2. 2. Where is the trap? What is trapped? How is it trapped? Is it really a trap or just in a dangerous environment? Figuring out how to get the magical whatzit that is suspended over a pool of acid just outside of the players reach is a very different situation from the tripwire linked to the crossbow. (Go watch the movie ‘Hudson Hawk’ with Bruce Willis for examples imaginative ways to overcome even the most high-tech ‘traps’. Or you can watch re-runs of MacGyver.) The same is true when debating the merits of mechanical traps vs. magical traps. (Remember, you can’t ‘detect’ a magical trap with the detect traps skill.)
    3. 3. Start out with saying that all plate is custom fitted. ‘Ah, but magic armor adjusts.’ You say. And with a sigh the GM lets you wear the plate without even remembering to ask how you’ll repair the rents you put on it while divesting it from it’s former master. If it’s old and found in a hoard, who did it belong to? Does anyone recognize the crest on the breastplate? ‘Will there be trouble if I wear it in public’ is a better question. Especially if plate is reserved for nobility. If you haven’t been granted an Award of Arms for that particular kingdom where you are standing, you may be in a lot of trouble. With a crest, badge, rune, oath (or what have you) of fealty it may even be treasonous to assume the trappings/title/office/name of the original owner. Or maybe you’ll just be inconvenienced by the descendants of said previous owner who want the gear back: maybe it is property of the kingdom itself and they want to issue it to the current office holder. In short, an adventure-not a die roll.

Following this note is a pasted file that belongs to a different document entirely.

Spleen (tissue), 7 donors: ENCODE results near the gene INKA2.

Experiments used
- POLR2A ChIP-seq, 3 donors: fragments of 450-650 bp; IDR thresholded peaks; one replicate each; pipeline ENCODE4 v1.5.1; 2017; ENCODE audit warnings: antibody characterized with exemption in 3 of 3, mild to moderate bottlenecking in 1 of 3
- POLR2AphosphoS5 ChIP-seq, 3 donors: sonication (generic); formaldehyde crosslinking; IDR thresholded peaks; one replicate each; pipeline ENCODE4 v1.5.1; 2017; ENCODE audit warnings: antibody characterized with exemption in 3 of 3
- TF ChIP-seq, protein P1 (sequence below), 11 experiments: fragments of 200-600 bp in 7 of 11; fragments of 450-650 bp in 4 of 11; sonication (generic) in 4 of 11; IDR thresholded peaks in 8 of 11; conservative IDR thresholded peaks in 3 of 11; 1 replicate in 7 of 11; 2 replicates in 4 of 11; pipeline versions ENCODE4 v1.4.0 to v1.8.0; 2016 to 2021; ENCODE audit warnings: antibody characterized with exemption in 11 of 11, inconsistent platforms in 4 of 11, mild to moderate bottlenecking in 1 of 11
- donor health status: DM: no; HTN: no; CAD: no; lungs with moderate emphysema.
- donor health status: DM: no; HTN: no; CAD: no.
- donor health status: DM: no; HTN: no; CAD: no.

Back to the mention I made earlier about exhausted imagination. Maybe that’s just how it has to be. Giving the answer does not exercise the creative process; worse, you can’t just do this occasionally. The players will know something’s up if you do this process on rare occasions. I remember in the original AD&D if a thief failed to ‘pick’ a particular lock all further attempts on that specific lock by that character were automatic fails until the thief leveled. Fortunately, now we can ‘take ten’ or twenty as we need but that still avoids the entire purpose of descriptions and open ended choices.

    This communication dictates the choices. And this is the most visible difference ‘old school’ and all of the rest.
  6. Adarkcloud's Avatar
    many true statements, from all the contributors. i think it is getting harder and harder to find anybody who would even be willing to have an 'old school' type of campaign. especially if you are trying to introduce new to RPGs players. with the way the world is now, i.e. instant information overload, how do you get a player who is not normally used to thinking outside the box to be creative enough to think for themselves at all?
    if you find a whole group of players that like to roleplay, then count your lucky stars! but i would settle for a group that has a few and the rest with the potential for that, and try to encourage the new players into a less roll-playing attitude.